By Quentin Fottrell
So you didn’t receive an invitation to Britain’s royal wedding?
There’s no easy way to say this: if it hasn’t arrived yet, it’s probably not lost in the post. On the upside, think about the money you’ve saved on transatlantic plane tickets, taxi fares, hotel rooms, new “bib-and-tucker” (or clothes) as might they say in England. Plus, you get to stay home and avoid stilted conversation with diplomats about the weather and people’s health.
If you’re lucky, you get to have at least one wedding in your lifetime. (If you’re really lucky, you might get two or even three.) But for the guests, the constant merry-go-round of nuptials can be tiresome and expensive. With apologies to Prince William and Kate Middleton and anyone else meeting with wedding planners, these are Pay Dirt’s 5 tips to beat wedding guest fatigue.
Go splitsville on the registry present.
Split the cost 50/50 with another guest. Joanna Kartalis, director of The Registry at Bloomingdale’s, says it’s okay to share the costs of an item on the registry, especially something at the more expensive end of the range. Are you uncomfortable with buying a prescribed gift? Think again. “You don’t want to buy something that’s left sitting in the attic,” Kartalis says.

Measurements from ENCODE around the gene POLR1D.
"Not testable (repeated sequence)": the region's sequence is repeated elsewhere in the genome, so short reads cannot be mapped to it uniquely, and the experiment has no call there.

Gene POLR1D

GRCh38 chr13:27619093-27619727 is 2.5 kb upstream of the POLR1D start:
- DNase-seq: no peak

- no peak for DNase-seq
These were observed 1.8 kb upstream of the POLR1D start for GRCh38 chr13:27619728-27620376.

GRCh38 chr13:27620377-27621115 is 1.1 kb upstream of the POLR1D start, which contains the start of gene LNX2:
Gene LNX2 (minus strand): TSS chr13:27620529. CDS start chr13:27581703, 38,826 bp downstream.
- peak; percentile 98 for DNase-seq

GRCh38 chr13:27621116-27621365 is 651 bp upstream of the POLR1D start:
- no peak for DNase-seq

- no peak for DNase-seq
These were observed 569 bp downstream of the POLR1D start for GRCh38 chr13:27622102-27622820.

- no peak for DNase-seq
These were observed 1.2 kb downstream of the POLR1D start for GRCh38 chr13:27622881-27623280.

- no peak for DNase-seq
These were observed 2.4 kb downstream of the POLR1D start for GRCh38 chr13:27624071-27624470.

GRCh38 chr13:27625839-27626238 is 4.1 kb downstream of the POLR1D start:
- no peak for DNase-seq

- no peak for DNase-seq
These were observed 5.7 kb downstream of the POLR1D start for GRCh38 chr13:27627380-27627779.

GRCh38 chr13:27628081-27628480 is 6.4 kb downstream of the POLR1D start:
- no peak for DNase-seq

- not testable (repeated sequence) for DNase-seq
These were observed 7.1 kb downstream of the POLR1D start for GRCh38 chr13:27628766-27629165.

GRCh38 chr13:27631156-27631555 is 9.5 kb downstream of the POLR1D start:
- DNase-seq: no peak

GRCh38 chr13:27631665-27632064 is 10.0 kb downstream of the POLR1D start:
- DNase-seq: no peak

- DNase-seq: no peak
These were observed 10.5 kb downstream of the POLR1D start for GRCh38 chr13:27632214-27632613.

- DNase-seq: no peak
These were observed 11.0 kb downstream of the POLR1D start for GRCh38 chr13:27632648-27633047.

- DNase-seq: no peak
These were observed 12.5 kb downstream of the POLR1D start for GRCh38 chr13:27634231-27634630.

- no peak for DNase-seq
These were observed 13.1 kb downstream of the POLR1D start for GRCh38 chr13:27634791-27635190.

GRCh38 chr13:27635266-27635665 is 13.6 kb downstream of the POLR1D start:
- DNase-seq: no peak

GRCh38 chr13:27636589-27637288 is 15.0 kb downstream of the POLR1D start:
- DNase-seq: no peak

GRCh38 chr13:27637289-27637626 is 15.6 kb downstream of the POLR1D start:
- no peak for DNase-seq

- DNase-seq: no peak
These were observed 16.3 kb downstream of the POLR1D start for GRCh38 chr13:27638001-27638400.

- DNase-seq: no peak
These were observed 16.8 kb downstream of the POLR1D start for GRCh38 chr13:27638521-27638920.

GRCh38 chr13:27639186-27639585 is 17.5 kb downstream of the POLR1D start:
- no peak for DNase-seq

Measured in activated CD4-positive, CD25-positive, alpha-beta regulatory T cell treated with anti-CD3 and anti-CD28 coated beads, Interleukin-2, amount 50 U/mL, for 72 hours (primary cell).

Recycle. “Regift” is just a dirty word.
The beauty of gift-giving is to get something the recipient wouldn’t buy for themselves. That’s where all that crystal you never got to use from your own wedding comes in. Don’t think of it as re-gifting, think of it as recycling. Just take off the tags and re-wrap it. One important tip: if it’s a corporate gift, make sure “10 Years Loyal Service” is not engraved on the glass.
It’s okay to decline for financial reasons.
Anna Post, etiquette expert and spokesperson for the Emily Post Institute, says guests can’t be expected to spend possibly thousands of dollars: “If it’s a question of travel it’s okay to decline because you can’t afford to go. I declined to go a wedding because it was too last minute and the plane tickets were just too expensive.” (And, no, it wasn’t the royal wedding.)
Or … say just you’re busy and save $490.
It’s perfectly reasonable to turn down an invitation to a friend’s wedding if you’ve been to a lot, especially if he/she is not that close. According to an American Express Spending & Saving Tracker survey, wedding guests spend an average of $490 to attend a wedding excluding the gift. The survey says Americans attend around two weddings a year, so make that $980.
Make a charitable gift donation instead.
Prince William and Kate Middleton asked guests to donate gifts to a charitable fund. Only 2% of respondents in the Amex survey would prefer a charitable donation as a wedding gift over cash or gifts, but who says that you can’t be the exception? Make a teaspoon-sized contribution to the couple’s ambitious 16-piece dinnerware set and focus on being the life of the party instead.